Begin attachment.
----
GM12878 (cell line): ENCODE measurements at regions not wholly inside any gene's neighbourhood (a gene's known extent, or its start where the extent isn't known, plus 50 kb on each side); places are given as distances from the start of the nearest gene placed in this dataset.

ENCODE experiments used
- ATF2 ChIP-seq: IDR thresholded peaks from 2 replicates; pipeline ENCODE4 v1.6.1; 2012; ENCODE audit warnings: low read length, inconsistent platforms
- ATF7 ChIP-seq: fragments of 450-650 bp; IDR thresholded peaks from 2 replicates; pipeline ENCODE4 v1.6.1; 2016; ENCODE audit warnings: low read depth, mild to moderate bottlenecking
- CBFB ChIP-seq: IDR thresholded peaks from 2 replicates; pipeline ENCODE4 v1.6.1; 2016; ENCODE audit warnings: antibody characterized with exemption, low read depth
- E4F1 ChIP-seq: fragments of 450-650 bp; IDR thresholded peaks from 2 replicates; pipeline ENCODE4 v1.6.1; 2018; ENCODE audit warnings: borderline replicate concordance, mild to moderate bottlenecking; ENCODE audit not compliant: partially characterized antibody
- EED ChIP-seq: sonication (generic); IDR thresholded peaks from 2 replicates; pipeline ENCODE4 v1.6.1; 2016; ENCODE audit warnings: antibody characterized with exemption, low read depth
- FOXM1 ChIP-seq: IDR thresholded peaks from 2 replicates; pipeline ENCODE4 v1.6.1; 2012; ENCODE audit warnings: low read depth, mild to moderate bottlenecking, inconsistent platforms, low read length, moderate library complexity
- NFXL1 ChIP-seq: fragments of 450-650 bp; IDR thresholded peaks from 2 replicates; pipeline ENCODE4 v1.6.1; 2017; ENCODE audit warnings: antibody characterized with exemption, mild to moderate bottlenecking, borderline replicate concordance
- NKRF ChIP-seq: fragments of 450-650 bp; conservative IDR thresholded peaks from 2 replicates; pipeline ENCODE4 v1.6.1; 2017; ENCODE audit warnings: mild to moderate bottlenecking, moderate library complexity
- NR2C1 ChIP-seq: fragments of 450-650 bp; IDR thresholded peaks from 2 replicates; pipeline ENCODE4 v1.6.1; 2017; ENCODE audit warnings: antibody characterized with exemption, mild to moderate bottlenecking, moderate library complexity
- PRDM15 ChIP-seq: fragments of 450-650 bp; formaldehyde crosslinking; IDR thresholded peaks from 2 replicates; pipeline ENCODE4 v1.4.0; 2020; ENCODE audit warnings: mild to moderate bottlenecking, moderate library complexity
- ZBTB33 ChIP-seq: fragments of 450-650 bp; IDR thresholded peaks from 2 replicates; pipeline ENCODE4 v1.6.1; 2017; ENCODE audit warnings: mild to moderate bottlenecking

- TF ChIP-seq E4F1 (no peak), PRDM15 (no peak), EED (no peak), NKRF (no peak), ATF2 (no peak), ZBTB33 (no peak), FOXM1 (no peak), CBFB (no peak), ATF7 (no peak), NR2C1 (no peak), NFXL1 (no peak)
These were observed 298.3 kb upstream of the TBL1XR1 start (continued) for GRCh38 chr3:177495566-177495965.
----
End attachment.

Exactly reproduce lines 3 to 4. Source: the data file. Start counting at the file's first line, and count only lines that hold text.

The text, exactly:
- ATF2 ChIP-seq: IDR thresholded peaks from 2 replicates; pipeline ENCODE4 v1.6.1; 2012; ENCODE audit warnings: low read length, inconsistent platforms
- ATF7 ChIP-seq: fragments of 450-650 bp; IDR thresholded peaks from 2 replicates; pipeline ENCODE4 v1.6.1; 2016; ENCODE audit warnings: low read depth, mild to moderate bottlenecking